We took a wrong turn at a junction just over a half mile from the trailhead. We had been expecting to see the Wildcat Canyon Trailhead to our right which our guidebook indicated we should go down to, so when we spotted a signboard along a road less then a tenth of a mile to our right we headed for it. When we got to the little pullout at the road we double checked the map and realized that we had turned right too early so we turned around and returned to the junction. We turned right again and continued on the Settlement Trail another quarter of a mile to the actual Wildcat Canyon Trailhead.
Wildcat Canyon Trailhead off to the right.
We spotted the only non-bird wildlife of the day near this trailhead when a rabbit raced out of the sagebrush and paused briefly on the other side of a juniper.
I managed to snap one photo and of course the camera focused on said juniper instead of the rabbit beyond.
We stayed straight at the trailhead on the Settlement Trail which was now almost directly next to the Rockbar Trail (a mountain bike trail). The Settlement Trail quickly arrived on the basalt cliffs above the Deschutes River Canyon.
Wildcat Canyon on the right joining the Deschutes River Canyon
The Deschutes River near where the canyons meet.
Grizzly Mountain in the distance beyond the Deschutes River.
The trail turned north along the canyon rim which we followed for half a mile, switching to the Rockbar Trail when the equestrian trail crossed over it.
Another of several viewpoints along the rim.
Some Fall color along the Deschutes River.
A viewpoint along the Rockbar Trail.
Looking south up the river canyon.
A calm pool along the Deschutes.
I could see this one, a Stellar’s jay.
Shortly after the Rockbar Trail turned away from the canyon it crossed a private road.
Coming up to the road.
We followed Sullivan’s instructions and jogged left 100′ picking up the equestrian trail again.
We turned uphill on the equestrian trail to a junction with the Headgate Trail, another mountain bike trail, in just 100 yards.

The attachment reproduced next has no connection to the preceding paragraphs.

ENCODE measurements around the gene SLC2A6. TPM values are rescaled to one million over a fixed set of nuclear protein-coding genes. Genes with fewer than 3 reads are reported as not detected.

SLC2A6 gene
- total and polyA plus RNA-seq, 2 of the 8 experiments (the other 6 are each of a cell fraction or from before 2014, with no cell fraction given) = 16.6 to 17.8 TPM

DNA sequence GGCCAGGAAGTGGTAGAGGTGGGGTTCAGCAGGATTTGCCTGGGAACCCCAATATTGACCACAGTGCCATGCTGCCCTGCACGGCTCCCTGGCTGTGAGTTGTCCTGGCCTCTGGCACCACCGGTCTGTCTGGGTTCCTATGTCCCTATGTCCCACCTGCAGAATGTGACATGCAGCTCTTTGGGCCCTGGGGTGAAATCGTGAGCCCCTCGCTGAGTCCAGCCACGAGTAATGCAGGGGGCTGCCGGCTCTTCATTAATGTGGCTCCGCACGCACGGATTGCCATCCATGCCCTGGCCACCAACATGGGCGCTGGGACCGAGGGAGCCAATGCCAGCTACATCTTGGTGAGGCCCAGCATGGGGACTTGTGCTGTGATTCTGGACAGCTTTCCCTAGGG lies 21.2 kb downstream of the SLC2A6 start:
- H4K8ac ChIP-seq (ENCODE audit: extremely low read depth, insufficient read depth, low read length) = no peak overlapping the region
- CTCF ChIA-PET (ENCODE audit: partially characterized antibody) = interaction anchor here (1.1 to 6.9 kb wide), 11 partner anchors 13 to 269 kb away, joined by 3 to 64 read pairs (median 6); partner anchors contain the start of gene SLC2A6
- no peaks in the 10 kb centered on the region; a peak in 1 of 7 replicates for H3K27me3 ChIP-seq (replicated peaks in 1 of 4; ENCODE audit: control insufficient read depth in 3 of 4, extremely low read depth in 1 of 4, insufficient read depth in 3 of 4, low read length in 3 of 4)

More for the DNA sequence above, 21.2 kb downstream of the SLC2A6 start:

We turned left following this single track through the juniper and sagebrush for approximately 2 miles ignoring side trails along the way.
This was Junction 2 (one of the junctions with an identifying sign). We stayed right on the Headgate Trail here.
At a slightly higher elevation than the Settlement Trail the Headgate Trail would have provided a fairly nice view of the Cascades but on this day they were mostly shrouded in clouds although we could see fresh snow on Tam McArthur Rim (post) and on the lowest portion of the South and North Sisters.
Tam McArthur Rim is left center with South Sister in the center and North Sister to the right center.
We turned down what we believe on the map to be the Maston Tie Trail (it was unmarked) and followed it for a quarter of mile back to the beginning of the Settlement Trail at the Maston Trailhead.
Heather and Dominique on the Maston Trail.
Coming up on the Settlement Trail.
This wound up being a nice loop, just under 5 miles, with minimal elevation gain (200′ or so). The network of trails provides options for both shorter and longer loops too with multiple starting points available. We hope to come back again in the Spring some year to check out more of the area and see what it looks like during a different season. Until then this was a great introduction to the area. Happy Trails!
Flickr: Wildcat Canyon